WASHINGTON — The chairman of the U.S. bishops' domestic policy
committee said Jan. 18 that a repeal of the federal health care law should not
take place without immediate passage of a plan that preserves people's access
to adequate health care and also protects human life, conscience rights and the
"Important gains brought about by the Affordable Care Act
must be preserved" as millions of people now rely on the law for their
health care, said Bishop Frank J. Dewane of Venice, Fla., chairman of the U.S.
Conference of Catholic Bishops' Committee on Domestic Justice and Human
At the same time, he said, any replacement measure also must
safeguard human life from conception to natural death, protect conscience
rights and provide adequate health care for immigrants, the poor and others on
Bishop Dewane made the comments in a letter sent to members of
the U.S. House of Representatives and the U.S. Senate.
The U.S. bishops "supported the general goal of the law to
expand medical coverage for many poor and vulnerable people," but they
"ultimately opposed the Affordable Care Act because it expanded the role
of the federal government in finding and facilitating abortion and plans that
cover abortion," Bishop Dewane wrote.
"It also failed to provide essential conscience protections
and access to health care for immigrants," he added.
"We recognize that the law has brought about important gains
in such coverage and those gains should be protected," he continued. In
the days ahead, the U.S. bishops "will examine health care proposals in
greater depth and from various perspectives in the days ahead," he said.
President Barack Obama signed the Affordable Care Act into law
March 23, 2010.
"We remain committed to the ideals of universal and
affordable health care and to the pursuit of those ideals in a manner that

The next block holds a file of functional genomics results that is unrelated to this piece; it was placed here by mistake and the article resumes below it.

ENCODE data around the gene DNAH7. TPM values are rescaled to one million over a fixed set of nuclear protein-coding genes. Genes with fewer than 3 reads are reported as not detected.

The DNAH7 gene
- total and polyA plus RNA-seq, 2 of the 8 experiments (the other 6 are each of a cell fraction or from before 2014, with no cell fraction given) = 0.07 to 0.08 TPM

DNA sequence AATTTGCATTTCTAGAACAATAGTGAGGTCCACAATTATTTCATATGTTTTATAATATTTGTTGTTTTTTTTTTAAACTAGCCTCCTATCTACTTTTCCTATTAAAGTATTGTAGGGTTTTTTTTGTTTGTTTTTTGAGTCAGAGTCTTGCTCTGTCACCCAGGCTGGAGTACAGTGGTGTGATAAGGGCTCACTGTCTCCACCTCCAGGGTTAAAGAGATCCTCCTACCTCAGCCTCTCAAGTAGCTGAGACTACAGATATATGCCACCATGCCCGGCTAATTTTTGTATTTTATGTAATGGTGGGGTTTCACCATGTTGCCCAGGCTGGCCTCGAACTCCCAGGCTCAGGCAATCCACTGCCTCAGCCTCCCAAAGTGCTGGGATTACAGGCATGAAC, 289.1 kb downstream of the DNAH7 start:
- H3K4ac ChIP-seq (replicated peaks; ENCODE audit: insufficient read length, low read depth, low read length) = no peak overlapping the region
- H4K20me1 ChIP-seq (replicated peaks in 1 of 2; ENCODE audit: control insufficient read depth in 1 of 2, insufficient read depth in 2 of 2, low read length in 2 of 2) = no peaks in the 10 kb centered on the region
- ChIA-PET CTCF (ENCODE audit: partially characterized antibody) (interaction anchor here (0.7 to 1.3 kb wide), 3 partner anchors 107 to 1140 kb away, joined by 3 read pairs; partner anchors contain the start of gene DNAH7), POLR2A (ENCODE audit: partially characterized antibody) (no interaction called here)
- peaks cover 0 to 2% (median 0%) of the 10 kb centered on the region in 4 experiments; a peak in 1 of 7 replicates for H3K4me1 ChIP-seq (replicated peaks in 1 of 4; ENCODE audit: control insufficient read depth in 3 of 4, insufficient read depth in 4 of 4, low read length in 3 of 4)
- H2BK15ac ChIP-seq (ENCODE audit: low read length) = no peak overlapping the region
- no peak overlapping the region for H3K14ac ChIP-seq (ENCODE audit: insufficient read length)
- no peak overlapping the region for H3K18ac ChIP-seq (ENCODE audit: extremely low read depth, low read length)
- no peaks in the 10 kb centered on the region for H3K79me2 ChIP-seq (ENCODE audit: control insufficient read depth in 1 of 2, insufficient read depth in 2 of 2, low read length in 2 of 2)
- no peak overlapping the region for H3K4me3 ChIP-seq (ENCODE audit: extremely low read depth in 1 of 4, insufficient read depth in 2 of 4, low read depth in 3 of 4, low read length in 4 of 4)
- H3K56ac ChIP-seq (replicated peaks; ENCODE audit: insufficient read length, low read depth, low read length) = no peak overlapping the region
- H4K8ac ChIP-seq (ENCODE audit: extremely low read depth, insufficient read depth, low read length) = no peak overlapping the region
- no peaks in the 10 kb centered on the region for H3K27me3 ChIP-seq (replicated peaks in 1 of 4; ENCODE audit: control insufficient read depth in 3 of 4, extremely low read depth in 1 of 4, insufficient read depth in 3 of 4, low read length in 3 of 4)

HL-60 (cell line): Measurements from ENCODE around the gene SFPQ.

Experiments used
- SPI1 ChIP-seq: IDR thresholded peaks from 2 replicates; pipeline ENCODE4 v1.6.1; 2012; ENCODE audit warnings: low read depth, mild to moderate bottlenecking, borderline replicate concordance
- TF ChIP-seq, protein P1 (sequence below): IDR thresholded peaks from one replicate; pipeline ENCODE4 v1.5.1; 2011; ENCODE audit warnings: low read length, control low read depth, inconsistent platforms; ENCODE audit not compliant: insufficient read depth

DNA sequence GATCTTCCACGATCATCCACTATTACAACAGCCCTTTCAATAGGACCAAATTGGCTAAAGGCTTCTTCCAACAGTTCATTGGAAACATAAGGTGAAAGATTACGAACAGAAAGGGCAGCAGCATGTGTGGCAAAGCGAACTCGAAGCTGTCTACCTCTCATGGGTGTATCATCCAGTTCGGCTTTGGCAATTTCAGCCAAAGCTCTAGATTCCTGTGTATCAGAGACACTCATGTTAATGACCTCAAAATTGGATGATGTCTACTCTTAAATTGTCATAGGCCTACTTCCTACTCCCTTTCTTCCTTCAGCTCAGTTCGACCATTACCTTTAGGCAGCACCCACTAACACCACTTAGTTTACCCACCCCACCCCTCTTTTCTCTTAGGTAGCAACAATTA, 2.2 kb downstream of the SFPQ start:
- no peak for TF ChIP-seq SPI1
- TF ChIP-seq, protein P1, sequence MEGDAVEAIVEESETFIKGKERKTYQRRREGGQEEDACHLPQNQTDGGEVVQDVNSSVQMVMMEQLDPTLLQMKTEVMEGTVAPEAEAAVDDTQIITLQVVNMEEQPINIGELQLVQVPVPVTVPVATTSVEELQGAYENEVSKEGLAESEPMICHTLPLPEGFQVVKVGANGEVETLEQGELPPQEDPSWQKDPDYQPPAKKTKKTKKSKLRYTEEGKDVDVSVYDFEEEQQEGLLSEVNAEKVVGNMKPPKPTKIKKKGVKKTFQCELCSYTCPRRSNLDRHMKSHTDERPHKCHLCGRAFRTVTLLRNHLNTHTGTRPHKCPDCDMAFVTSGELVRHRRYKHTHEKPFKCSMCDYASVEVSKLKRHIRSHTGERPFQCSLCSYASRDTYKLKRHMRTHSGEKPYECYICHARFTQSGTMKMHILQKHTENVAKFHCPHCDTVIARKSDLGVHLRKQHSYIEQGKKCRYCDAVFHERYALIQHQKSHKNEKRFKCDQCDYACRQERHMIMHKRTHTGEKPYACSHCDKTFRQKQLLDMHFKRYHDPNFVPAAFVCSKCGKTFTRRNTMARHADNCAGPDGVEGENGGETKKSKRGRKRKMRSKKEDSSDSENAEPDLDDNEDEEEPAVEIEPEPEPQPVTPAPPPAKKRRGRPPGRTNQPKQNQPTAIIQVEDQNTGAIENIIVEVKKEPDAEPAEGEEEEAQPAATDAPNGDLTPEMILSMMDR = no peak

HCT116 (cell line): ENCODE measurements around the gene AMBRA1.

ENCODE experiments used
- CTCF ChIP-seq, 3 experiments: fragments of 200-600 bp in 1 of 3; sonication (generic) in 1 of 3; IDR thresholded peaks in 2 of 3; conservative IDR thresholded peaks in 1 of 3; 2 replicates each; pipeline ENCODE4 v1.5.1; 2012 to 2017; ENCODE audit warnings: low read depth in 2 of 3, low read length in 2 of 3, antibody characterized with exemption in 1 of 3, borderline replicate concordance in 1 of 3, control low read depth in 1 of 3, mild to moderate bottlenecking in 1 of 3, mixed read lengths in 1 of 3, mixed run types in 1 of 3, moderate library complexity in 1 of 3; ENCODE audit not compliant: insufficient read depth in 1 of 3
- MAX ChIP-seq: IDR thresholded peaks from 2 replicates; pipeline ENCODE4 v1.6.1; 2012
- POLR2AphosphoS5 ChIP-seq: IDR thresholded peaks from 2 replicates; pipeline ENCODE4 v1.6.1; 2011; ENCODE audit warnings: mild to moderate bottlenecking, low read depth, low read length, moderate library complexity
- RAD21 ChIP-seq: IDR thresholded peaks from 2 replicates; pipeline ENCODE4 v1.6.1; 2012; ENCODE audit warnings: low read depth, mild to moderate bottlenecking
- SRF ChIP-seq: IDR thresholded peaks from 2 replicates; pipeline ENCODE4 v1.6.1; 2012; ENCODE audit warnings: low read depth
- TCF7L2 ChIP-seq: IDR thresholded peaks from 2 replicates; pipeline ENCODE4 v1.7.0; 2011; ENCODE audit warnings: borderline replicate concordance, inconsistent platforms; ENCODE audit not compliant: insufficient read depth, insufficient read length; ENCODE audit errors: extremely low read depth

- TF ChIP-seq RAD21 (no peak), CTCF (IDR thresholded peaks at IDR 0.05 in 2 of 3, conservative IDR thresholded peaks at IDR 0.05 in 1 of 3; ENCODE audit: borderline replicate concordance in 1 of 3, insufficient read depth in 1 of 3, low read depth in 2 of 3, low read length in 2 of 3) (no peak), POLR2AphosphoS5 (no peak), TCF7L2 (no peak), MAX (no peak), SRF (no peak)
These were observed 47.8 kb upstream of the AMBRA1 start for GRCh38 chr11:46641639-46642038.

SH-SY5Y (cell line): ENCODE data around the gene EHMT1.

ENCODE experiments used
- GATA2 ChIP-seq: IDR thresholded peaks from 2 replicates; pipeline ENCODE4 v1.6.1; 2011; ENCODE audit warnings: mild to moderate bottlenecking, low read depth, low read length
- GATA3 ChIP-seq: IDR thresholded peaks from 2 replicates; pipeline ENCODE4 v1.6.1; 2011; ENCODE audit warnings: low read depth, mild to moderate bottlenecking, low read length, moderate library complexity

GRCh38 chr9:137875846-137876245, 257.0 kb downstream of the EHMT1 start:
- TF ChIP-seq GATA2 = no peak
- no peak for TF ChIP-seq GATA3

includes protections for human life, conscience and immigrants," Bishop
Dewane told the lawmakers. "We urge you to approach the important debates
in the days ahead seeking also to honor these principles for the good of
The bishop's letter pointed out that U.S. Catholic bishops have
"consistently advocated for access to decent health care that safeguards
and affirms human life and dignity from conception until natural
He quoted a 2009 letter to Congress from a previous chairman of
the USCCB's Committee on Domestic Justice and Human Development that said:
"All people need and should have access to comprehensive, quality health
care that they can afford, and it should not depend on their stage of life,
where or whether they or their parents work, how much they earn, where they
live or where they were born."
The 2017 letter also quoted Pope Francis and St. John Paul II's
remarks on health care.
Bishop Dewane said that in a 2016 address to doctors, Pope
Francis said health care is "not a consumer good, but a universal right
which means that access to health care services cannot be a privilege."
The bishop also noted that St. John XXIII's encyclical "Pacem in
Terris" said people have the right to "food, clothing, shelter,
medical care, rest, and, finally, the necessary social services."
In the days ahead, Bishop Dewane said the bishops will continue
to "examine health care proposals in greater depth and from various
perspectives" looking that a replacement health care plan would provide
"adequate health care for the millions of people who now rely upon it for
Of particular concern, he said, are those with limited resources
to meet basic needs such as food and shelter rather than seek medical care.